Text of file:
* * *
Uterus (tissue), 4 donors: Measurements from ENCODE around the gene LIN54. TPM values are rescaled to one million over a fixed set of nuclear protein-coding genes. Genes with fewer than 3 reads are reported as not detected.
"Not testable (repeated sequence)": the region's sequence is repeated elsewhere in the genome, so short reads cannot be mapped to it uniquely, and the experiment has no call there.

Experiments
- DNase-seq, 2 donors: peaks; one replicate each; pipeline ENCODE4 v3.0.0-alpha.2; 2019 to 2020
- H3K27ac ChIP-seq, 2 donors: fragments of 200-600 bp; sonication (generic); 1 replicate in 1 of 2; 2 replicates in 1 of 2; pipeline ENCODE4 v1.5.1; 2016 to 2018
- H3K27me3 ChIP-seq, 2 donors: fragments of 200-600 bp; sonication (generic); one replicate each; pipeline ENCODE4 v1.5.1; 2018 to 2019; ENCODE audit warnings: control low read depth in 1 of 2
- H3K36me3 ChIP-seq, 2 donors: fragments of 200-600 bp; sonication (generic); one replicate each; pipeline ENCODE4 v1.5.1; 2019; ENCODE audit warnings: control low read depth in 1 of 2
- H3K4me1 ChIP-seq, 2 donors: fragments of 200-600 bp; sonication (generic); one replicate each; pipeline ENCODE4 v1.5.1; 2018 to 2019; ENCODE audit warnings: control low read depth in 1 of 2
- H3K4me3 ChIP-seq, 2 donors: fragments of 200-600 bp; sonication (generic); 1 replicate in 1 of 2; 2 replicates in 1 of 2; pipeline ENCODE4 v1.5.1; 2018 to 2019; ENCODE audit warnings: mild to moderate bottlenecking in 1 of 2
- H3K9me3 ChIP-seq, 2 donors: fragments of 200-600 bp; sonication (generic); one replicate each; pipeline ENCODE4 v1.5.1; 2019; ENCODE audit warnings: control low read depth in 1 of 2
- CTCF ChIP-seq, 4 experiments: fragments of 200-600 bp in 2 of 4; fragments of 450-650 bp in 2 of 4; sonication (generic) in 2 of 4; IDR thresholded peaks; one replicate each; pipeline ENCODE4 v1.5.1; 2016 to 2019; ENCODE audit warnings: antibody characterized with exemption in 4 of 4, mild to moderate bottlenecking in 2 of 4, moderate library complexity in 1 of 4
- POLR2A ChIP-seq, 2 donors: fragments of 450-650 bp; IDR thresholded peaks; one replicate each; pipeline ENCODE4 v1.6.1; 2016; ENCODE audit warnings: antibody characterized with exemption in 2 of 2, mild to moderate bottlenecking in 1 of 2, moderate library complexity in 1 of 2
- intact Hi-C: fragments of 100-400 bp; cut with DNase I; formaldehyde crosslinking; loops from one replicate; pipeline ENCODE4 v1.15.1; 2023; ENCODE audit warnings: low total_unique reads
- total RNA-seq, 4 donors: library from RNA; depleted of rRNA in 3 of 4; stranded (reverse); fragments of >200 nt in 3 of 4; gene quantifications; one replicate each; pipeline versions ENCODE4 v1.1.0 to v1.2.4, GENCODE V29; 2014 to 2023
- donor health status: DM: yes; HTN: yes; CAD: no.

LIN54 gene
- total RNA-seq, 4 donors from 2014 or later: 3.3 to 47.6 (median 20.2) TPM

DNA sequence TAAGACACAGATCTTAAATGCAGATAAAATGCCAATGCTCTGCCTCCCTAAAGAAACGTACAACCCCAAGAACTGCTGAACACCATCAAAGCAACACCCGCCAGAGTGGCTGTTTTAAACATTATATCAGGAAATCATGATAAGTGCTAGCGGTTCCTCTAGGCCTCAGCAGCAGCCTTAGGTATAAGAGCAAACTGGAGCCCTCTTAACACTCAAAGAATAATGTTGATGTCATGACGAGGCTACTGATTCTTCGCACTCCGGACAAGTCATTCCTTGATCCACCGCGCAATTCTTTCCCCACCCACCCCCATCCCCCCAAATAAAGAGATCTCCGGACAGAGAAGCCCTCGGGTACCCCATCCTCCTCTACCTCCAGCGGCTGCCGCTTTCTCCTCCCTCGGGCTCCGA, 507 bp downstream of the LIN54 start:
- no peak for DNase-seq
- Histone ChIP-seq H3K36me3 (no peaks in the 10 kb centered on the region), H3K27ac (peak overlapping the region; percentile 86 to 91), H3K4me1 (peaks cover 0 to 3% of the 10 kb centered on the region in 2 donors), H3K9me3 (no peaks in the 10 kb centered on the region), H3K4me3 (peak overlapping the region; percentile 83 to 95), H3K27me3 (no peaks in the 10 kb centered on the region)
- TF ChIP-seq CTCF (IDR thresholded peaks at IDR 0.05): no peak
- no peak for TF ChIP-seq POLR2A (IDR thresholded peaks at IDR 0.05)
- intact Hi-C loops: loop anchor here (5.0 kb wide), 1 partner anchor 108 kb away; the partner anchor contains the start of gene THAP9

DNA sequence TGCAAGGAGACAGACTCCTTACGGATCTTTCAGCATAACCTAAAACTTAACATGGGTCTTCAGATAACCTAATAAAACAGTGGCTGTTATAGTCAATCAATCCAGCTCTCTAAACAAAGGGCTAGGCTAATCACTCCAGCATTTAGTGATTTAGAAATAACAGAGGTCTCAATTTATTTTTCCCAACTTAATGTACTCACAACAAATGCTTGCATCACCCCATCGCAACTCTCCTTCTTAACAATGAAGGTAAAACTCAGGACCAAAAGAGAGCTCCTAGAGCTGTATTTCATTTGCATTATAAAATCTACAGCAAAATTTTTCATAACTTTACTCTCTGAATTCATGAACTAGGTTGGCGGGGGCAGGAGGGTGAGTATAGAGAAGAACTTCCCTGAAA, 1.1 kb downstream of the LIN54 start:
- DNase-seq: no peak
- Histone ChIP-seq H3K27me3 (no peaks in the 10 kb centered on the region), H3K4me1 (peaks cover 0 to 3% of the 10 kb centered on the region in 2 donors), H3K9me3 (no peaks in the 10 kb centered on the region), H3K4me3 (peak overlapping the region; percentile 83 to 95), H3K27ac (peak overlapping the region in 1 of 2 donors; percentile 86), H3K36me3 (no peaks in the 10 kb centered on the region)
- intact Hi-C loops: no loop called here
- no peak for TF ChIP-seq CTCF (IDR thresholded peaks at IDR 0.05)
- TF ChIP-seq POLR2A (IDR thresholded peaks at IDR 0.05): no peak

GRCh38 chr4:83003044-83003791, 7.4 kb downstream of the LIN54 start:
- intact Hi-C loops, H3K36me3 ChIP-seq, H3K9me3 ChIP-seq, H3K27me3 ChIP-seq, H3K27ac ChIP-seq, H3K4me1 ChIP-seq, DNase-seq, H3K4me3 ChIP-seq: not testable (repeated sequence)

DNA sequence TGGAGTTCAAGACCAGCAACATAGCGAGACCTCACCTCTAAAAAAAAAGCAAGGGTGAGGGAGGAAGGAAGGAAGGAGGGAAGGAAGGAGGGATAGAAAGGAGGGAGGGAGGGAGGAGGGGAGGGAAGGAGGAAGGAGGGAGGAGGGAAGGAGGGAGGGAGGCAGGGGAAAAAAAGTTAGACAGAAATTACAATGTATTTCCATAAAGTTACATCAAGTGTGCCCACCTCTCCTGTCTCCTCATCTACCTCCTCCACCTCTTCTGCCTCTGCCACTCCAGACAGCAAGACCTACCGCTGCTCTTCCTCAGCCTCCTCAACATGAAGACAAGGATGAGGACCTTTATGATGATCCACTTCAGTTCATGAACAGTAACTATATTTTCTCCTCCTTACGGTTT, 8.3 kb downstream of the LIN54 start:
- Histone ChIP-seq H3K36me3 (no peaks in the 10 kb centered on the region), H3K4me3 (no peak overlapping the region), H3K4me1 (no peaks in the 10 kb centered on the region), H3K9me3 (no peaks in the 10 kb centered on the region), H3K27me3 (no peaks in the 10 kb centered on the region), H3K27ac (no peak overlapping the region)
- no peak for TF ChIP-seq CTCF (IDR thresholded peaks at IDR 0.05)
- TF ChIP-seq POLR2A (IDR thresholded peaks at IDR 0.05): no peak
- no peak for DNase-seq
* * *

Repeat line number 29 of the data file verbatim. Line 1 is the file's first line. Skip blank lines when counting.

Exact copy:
- TF ChIP-seq POLR2A (IDR thresholded peaks at IDR 0.05): no peak